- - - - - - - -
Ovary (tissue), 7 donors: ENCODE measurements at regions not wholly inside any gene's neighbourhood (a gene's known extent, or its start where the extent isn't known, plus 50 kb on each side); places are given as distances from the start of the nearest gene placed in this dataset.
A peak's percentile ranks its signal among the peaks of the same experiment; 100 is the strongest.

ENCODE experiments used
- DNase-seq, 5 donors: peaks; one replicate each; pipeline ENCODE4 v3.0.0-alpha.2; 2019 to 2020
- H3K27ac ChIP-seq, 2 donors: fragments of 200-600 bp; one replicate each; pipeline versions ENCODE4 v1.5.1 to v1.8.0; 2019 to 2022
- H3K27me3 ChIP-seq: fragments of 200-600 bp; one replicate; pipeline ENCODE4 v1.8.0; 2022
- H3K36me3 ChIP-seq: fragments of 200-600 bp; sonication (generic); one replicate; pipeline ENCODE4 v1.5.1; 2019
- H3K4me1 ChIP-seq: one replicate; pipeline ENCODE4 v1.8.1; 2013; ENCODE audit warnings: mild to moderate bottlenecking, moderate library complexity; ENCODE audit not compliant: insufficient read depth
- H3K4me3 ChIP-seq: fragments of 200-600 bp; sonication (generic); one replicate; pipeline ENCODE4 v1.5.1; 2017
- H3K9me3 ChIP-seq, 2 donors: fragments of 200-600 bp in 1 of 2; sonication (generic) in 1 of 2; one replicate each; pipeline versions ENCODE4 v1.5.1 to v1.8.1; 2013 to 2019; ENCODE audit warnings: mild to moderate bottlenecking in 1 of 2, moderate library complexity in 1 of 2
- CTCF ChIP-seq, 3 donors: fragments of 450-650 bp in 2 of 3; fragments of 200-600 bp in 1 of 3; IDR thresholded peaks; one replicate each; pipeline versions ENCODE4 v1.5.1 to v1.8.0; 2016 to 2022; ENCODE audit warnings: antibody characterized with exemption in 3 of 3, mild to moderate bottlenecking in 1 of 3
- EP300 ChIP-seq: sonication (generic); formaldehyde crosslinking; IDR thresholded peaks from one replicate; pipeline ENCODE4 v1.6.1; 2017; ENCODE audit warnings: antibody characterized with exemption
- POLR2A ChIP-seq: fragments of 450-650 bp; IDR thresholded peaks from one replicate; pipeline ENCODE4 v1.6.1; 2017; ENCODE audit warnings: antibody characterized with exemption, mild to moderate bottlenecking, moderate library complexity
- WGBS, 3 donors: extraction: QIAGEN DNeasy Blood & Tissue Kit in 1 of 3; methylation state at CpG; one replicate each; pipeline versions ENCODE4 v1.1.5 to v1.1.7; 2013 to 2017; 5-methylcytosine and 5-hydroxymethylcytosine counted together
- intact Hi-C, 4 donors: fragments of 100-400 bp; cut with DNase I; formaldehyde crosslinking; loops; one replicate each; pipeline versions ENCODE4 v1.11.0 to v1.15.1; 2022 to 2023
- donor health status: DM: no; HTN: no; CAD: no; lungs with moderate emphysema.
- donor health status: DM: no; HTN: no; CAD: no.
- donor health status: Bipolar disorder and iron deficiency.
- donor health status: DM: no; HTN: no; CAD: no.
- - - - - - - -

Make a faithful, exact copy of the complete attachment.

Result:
Ovary (tissue), 7 donors: ENCODE measurements at regions not wholly inside any gene's neighbourhood (a gene's known extent, or its start where the extent isn't known, plus 50 kb on each side); places are given as distances from the start of the nearest gene placed in this dataset.
A peak's percentile ranks its signal among the peaks of the same experiment; 100 is the strongest.

ENCODE experiments used
- DNase-seq, 5 donors: peaks; one replicate each; pipeline ENCODE4 v3.0.0-alpha.2; 2019 to 2020
- H3K27ac ChIP-seq, 2 donors: fragments of 200-600 bp; one replicate each; pipeline versions ENCODE4 v1.5.1 to v1.8.0; 2019 to 2022
- H3K27me3 ChIP-seq: fragments of 200-600 bp; one replicate; pipeline ENCODE4 v1.8.0; 2022
- H3K36me3 ChIP-seq: fragments of 200-600 bp; sonication (generic); one replicate; pipeline ENCODE4 v1.5.1; 2019
- H3K4me1 ChIP-seq: one replicate; pipeline ENCODE4 v1.8.1; 2013; ENCODE audit warnings: mild to moderate bottlenecking, moderate library complexity; ENCODE audit not compliant: insufficient read depth
- H3K4me3 ChIP-seq: fragments of 200-600 bp; sonication (generic); one replicate; pipeline ENCODE4 v1.5.1; 2017
- H3K9me3 ChIP-seq, 2 donors: fragments of 200-600 bp in 1 of 2; sonication (generic) in 1 of 2; one replicate each; pipeline versions ENCODE4 v1.5.1 to v1.8.1; 2013 to 2019; ENCODE audit warnings: mild to moderate bottlenecking in 1 of 2, moderate library complexity in 1 of 2
- CTCF ChIP-seq, 3 donors: fragments of 450-650 bp in 2 of 3; fragments of 200-600 bp in 1 of 3; IDR thresholded peaks; one replicate each; pipeline versions ENCODE4 v1.5.1 to v1.8.0; 2016 to 2022; ENCODE audit warnings: antibody characterized with exemption in 3 of 3, mild to moderate bottlenecking in 1 of 3
- EP300 ChIP-seq: sonication (generic); formaldehyde crosslinking; IDR thresholded peaks from one replicate; pipeline ENCODE4 v1.6.1; 2017; ENCODE audit warnings: antibody characterized with exemption
- POLR2A ChIP-seq: fragments of 450-650 bp; IDR thresholded peaks from one replicate; pipeline ENCODE4 v1.6.1; 2017; ENCODE audit warnings: antibody characterized with exemption, mild to moderate bottlenecking, moderate library complexity
- WGBS, 3 donors: extraction: QIAGEN DNeasy Blood & Tissue Kit in 1 of 3; methylation state at CpG; one replicate each; pipeline versions ENCODE4 v1.1.5 to v1.1.7; 2013 to 2017; 5-methylcytosine and 5-hydroxymethylcytosine counted together
- intact Hi-C, 4 donors: fragments of 100-400 bp; cut with DNase I; formaldehyde crosslinking; loops; one replicate each; pipeline versions ENCODE4 v1.11.0 to v1.15.1; 2022 to 2023
- donor health status: DM: no; HTN: no; CAD: no; lungs with moderate emphysema.
- donor health status: DM: no; HTN: no; CAD: no.
- donor health status: Bipolar disorder and iron deficiency.
- donor health status: DM: no; HTN: no; CAD: no.